The Academy’s recommendations are quite interesting, and new ideas may emerge from the suggestions. However, at times the Academy shares ideas without a clear keying of those concepts to learning goals or objectives. The primary approach is that the game is described, and then sample activities are shared. The content is shared via video rather than in a database or text form, which has been done a few times in the past such as the Videogames for Teachers website, which curates games for educational purposes and is funded by the Erasmus Programme and the European Union The use of video makes the Academy solution very user-friendly and the specific illustrations of games for education and activities to accompany them is a strength. It may not be completely culturally sensitive, for example, pointing to things that “may be difficult for students to understand,” which may not be true in different cultures, or across different groups of students depending on what their prior experiences have been. The Academy’s approach to gaming to learn certainly confirms much of what we know about gaming, and the kinds of skills that are built-in gaming (leadership, personal development, motor skills, decision making, problem solving, and planning).

As I proceeded through the course, I thought it wise to consult with a colleague, Dr. Jason Engerman, an assistant professor of Digital Media Technologies at East Stroudsburg University in Pennsylvania, and a co-author of much of the work on gaming and gender. Dr. Engerman saw the Academy as a “good gateway for educators to connect with today’s generation of students.” He and I both agree with the course’s assertion that gaming is misunderstood by parents, teachers, and the general public. We both felt that the course has the potential to help classroom teachers harness the potential of gaming in their classrooms. They are simple, straightforward, easy to apply and the curated resources and direct ideas for use in classrooms are a significant opportunity for teachers to connect with gamers’ cultures.

There are a few issues with the course, however, that we both agree are worth mentioning. For example, the course doesn’t seem explicitly founded on basic instructional design components, and at times the modules are overly simplistic, giving an impression of almost speaking down to teachers. The repeated use of stock images instead of footage that might better demonstrate uses of games and benefits in practice could be improved. The games that are the focus of the modules seem to be narrowly focused on educational and narrative games, which seems curious given the nature of G2A’s overall portfolio which leans much more toward popular commercial games centered in current gamer culture. We were both concerned about the underlying cultural issues of focusing on games that are not popular with the current generation of gamers, particularly boy gamers. Jason noted, “The broader range of games needs more exploration here…otherwise, we neglect the social movements and cultural richness of developing digital communities. We are privileging certain types of communities and neglecting others…” It is possible that the next iteration of Academy content can address this richness. The idea for the Academy can serve as a nice collaboration vehicle for university-level teacher preparation programs, though none are yet contracted.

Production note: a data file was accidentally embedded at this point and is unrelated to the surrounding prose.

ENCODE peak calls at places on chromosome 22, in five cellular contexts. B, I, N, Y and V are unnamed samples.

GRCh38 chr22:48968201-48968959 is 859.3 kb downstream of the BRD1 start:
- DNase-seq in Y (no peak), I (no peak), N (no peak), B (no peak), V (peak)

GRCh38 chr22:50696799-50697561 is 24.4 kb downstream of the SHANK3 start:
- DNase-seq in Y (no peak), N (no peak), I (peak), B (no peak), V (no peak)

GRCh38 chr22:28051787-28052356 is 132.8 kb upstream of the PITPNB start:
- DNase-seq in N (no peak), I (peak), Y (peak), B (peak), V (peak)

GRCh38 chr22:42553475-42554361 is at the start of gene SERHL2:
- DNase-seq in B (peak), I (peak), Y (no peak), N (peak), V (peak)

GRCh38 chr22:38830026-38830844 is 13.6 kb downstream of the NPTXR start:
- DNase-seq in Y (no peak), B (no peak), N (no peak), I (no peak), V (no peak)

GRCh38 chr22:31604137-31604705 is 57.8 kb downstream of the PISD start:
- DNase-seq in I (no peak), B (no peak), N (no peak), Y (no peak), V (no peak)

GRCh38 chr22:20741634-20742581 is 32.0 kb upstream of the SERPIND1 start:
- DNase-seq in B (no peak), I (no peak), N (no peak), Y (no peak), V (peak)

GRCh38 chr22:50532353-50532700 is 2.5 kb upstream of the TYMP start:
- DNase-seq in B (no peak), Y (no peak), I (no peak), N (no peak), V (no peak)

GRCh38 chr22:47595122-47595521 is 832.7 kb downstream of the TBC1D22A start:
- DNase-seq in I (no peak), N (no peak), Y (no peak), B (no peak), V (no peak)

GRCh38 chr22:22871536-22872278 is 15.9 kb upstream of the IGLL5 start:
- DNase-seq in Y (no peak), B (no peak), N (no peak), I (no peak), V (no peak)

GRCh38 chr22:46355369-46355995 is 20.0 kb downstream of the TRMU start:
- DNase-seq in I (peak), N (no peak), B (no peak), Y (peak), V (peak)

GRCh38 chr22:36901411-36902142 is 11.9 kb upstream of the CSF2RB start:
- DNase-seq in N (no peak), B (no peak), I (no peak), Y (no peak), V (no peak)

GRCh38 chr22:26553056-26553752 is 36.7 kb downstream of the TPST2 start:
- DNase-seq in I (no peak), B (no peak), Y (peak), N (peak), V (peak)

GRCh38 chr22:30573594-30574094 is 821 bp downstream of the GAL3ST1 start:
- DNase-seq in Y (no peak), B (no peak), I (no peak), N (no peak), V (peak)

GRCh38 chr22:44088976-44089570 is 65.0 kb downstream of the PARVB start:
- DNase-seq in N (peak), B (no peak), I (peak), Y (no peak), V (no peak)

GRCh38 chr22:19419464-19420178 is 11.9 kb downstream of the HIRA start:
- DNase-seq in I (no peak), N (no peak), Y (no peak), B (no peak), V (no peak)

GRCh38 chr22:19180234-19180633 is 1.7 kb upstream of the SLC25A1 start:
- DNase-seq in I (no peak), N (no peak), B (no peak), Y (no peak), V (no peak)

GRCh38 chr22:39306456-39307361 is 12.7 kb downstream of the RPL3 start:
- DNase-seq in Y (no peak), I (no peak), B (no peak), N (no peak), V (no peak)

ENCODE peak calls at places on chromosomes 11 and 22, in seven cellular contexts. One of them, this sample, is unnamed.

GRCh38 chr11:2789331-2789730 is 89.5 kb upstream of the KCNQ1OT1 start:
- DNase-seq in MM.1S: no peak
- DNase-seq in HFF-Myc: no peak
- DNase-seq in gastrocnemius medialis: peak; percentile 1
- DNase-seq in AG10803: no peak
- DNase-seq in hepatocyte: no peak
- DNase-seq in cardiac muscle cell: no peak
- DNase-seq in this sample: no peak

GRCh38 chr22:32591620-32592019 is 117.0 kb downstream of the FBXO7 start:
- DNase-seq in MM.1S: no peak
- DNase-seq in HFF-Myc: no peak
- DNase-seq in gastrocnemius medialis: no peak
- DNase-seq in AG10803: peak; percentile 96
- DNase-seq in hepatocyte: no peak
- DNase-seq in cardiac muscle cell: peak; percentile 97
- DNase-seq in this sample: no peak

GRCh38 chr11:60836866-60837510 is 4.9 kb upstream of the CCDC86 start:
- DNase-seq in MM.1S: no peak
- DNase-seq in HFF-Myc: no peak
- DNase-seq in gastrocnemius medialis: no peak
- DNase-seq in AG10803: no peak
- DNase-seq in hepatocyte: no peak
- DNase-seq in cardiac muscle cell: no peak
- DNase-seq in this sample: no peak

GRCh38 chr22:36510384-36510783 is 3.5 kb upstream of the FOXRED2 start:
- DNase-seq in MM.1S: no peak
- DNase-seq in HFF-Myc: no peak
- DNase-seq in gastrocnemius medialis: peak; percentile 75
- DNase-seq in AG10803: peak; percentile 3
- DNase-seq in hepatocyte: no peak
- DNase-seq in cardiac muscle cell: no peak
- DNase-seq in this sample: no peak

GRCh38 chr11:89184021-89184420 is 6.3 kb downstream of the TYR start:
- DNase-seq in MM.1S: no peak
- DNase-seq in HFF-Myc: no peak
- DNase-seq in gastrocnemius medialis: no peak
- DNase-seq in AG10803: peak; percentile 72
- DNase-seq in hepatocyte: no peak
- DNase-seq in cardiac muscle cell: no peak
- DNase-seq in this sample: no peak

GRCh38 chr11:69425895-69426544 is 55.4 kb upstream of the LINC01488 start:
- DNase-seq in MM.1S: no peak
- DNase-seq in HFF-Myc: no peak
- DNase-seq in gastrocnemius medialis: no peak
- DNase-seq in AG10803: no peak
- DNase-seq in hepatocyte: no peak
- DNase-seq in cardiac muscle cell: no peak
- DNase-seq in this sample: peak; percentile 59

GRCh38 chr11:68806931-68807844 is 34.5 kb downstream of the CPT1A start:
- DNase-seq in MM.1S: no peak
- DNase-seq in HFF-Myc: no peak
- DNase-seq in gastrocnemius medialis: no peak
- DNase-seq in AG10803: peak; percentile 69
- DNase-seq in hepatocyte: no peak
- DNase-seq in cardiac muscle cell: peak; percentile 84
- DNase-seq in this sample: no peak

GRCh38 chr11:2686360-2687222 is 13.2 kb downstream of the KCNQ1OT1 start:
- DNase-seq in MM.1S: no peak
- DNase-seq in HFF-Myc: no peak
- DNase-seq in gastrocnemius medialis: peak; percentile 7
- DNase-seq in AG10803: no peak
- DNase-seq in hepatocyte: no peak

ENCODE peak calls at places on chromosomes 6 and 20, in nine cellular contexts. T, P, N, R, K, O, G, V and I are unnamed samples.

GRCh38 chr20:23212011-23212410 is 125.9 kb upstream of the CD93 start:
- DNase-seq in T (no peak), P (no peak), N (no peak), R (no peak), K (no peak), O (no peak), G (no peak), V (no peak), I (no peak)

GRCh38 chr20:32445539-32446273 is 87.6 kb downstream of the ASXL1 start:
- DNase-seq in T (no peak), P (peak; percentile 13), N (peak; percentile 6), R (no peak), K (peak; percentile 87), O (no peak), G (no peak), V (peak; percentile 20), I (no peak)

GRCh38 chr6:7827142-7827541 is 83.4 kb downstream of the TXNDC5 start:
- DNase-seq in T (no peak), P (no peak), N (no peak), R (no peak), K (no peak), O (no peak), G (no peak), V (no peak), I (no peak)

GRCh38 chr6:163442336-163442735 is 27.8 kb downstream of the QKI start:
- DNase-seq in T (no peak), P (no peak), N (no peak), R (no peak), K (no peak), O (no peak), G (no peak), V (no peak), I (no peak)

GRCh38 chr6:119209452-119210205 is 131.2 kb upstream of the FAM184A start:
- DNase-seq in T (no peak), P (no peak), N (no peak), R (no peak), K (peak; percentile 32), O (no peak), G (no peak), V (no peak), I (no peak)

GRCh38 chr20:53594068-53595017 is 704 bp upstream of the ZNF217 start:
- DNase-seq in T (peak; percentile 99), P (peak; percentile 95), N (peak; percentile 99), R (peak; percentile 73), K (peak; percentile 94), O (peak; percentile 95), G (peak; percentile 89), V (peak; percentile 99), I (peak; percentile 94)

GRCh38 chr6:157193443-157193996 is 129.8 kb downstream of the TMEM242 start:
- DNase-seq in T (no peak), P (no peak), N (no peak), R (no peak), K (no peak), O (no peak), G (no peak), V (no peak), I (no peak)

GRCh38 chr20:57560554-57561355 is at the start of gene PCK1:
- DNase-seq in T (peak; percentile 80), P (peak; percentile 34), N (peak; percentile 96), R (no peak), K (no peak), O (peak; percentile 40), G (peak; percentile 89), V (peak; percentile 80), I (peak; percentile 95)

I am very impressed with G2A’s overall commitment to the potential for games to impact learning and education. It is my view, after having an excellent conversation with Bartosz, that no doubt could have gone on for some hours beyond our short interview, that the guy in the driver’s seat for G2A has a pretty good idea where we’re headed. And while we continue to ask, “Are we there yet?” Bartosz shares a strong view of where we are going, what our goals are across the field, and one potential map of how we can get there. Collaborations between G2A, Bartosz, Drs. Flamma and Makuch, classroom, teachers, and those in the field of gaming for learning, educational technology, learning sciences, and instructional design would no doubt create a really amazing next adventure.


[1] Engerman, J.A, Hein, R. Bayeck, R. Yan, S. Carr-Chellman, A.A. Re-engaging Boys: How Designed learning spaces teach boys 21st Century Skills. American Educational Research Association (AERA), Washington, DC. 2016.

[2] Karsenti, T. and Parent, S. Teaching history with the video game Assassin’s Creed: Effective teaching practices and reported learning. Review of Science, Mathematics and ICT Education 14, 1 (2020). DOI: 10.2622/rev.3278

About the Author

Ali Carr-Chellman is the Dean of the School of Education & Health Sciences (SEHS) at the University of Dayton. She is a graduate of Indiana University in Instructional systems technology and has written numerous books, articles, and chapters on topics ranging from change, diffusion of innovation, gaming, instructional design, cybercharters, and online learning.